Welcome back to our monthly review of some of the most interesting security research publications. July was very busy with the annual DEFCON and BlackHat US conferences, but also RMLL, the Worldwide Free Software Meeting held this year in France.
Elie Burzstein et al, How We Created the First SHA-1 collision and what it means for hash security video, DEFCON 25 slides and paper
With the nickname "Crypto Girl", I obviously had to listen to this talk, and I initially thought it would be great. After listening to it, I decided it was not just great, it was EXCEPTIONAL. I'm going to try to summarize the main points here.
The authors were able to craft two documents that hash the same with SHA1. This does not work with any document, but only with documents they specifically make themselves for this attack.
So, if you provide them with a given document of your own, they most probably won't be able to craft a collision. First of all because, so far, their collision only works for PDF documents. But even if you supply a PDF document, they can't create a collision (except for a few lucky exceptions) with your exact document. Rather, what they do is create another document that looks like yours and for which they know how to create a collision. Subtle :)
I am absolutely not trying to downplay their attack. Their work is wonderful. I just intend to clarify the differences between a collision attack (which is what they have), and first or second pre-image attacks. For more on this, see Wikipedia or slides 7 to 9 from their presentation.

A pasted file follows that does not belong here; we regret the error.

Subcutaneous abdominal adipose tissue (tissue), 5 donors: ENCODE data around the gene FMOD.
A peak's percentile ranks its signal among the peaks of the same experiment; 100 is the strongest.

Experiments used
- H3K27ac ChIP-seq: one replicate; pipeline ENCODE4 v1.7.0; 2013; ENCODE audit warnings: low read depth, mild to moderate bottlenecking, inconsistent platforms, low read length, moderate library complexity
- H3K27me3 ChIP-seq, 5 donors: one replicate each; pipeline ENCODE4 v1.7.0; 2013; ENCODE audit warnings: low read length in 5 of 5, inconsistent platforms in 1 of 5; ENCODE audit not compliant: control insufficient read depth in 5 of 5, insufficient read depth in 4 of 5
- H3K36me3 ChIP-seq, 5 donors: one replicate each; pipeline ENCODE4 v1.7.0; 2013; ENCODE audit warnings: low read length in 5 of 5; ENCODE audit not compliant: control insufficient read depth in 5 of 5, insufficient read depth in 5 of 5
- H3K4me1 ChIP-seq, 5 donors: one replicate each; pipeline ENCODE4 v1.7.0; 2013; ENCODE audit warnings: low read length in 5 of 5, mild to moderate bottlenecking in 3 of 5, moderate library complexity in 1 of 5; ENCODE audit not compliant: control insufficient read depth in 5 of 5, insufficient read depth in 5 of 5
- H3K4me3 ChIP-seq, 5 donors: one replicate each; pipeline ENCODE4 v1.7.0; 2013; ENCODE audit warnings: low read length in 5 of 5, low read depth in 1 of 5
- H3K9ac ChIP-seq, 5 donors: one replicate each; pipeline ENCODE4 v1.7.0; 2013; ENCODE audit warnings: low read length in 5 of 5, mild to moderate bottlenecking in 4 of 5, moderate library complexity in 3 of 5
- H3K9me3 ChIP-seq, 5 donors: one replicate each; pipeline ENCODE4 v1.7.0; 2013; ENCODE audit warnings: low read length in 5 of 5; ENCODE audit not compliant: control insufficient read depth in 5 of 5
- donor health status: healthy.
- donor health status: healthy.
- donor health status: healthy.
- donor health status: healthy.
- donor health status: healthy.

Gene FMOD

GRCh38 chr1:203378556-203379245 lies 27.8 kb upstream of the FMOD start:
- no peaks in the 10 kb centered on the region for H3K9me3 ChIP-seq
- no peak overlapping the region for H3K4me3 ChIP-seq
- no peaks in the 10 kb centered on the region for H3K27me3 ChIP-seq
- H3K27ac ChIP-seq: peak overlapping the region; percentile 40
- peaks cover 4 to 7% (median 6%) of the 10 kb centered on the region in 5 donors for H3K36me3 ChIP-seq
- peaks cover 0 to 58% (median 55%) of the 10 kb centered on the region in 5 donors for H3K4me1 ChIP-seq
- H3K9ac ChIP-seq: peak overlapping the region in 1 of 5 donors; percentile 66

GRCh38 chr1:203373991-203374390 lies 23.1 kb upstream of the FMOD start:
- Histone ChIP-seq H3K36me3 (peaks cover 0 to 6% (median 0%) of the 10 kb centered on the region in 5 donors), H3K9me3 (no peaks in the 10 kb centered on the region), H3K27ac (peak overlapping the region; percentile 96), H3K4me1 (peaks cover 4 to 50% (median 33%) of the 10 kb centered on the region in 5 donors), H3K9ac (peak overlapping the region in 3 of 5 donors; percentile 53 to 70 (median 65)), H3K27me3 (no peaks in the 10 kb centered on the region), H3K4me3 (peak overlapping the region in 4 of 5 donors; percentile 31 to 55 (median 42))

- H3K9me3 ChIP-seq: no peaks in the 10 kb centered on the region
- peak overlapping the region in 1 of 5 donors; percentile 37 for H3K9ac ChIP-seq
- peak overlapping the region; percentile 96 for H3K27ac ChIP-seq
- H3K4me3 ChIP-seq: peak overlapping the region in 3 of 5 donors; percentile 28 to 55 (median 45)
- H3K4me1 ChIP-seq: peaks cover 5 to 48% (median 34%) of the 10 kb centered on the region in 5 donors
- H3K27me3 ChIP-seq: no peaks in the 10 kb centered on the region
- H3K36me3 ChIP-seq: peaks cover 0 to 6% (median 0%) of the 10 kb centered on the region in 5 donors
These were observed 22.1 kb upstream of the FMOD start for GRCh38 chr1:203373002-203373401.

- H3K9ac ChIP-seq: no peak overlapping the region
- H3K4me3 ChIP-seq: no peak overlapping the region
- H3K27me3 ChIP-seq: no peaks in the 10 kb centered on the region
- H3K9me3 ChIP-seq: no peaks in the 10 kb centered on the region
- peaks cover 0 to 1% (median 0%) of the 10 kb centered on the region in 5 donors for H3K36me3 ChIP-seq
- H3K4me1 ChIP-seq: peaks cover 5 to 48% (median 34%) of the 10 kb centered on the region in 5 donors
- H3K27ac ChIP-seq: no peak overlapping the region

How easy / difficult is it in practice?
It is very easy to generate colliding PDF documents. Proof? I generated one myself in a few seconds using this tool.
See the screenshot below of two obviously different PDFs:
These documents are clearly very different. And yet, they produced the same SHA1 hash:
$ sha1sum out-*.pdf 510f340e2341c83066f64398fa1bc45b8644d1e5 out-blog.pdf 510f340e2341c83066f64398fa1bc45b8644d1e5 out-iot.pdf
Note that the tool takes as input two PDFs, and generates as output two other PDFs, which display like the originals but produce a SHA1 collision.
If it's so easy to generate a collision, why did it take the authors so long to compute one, you might ask? Their research was long because they had to find the right file prefix and collision blocks. That's the long part. Once this is done, the tool just re-uses the work to use the right blocks and adjust to the input, and that's very quick.